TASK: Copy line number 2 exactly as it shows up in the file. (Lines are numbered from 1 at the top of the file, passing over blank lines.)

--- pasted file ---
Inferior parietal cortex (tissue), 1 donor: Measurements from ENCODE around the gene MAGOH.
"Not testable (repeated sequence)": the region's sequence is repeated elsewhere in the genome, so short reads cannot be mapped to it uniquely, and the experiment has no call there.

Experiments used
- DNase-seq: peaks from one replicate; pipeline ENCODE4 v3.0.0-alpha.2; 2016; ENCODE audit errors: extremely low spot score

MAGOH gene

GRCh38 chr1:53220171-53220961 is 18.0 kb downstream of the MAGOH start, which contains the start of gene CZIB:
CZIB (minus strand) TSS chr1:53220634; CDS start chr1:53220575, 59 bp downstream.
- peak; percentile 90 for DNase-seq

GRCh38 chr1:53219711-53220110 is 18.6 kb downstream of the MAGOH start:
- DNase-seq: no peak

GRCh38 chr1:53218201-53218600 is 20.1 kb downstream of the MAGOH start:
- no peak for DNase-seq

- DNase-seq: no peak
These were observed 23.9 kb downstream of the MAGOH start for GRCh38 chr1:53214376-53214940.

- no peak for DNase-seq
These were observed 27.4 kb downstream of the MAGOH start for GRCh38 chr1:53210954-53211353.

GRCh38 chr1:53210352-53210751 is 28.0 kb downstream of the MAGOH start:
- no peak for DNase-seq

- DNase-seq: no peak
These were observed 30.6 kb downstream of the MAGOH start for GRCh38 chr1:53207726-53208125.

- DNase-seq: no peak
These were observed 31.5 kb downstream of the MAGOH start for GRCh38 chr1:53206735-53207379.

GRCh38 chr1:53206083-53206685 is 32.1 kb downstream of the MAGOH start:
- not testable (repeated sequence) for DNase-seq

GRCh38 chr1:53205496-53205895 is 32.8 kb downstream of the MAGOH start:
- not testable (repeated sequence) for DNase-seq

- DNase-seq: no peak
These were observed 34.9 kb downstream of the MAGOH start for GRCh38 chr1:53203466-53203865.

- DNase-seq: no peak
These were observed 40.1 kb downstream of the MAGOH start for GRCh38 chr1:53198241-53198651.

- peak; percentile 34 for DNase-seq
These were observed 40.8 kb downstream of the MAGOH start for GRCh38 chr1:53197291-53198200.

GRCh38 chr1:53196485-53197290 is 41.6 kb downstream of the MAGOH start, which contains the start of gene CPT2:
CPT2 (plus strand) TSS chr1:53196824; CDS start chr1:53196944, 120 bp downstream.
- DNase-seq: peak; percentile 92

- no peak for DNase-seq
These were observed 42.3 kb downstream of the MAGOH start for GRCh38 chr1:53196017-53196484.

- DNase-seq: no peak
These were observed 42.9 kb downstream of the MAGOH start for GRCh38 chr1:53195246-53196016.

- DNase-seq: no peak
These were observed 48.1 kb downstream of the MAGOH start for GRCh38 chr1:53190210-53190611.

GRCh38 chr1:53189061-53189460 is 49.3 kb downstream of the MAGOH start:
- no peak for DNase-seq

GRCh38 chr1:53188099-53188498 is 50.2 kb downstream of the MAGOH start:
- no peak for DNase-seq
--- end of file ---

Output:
"Not testable (repeated sequence)": the region's sequence is repeated elsewhere in the genome, so short reads cannot be mapped to it uniquely, and the experiment has no call there.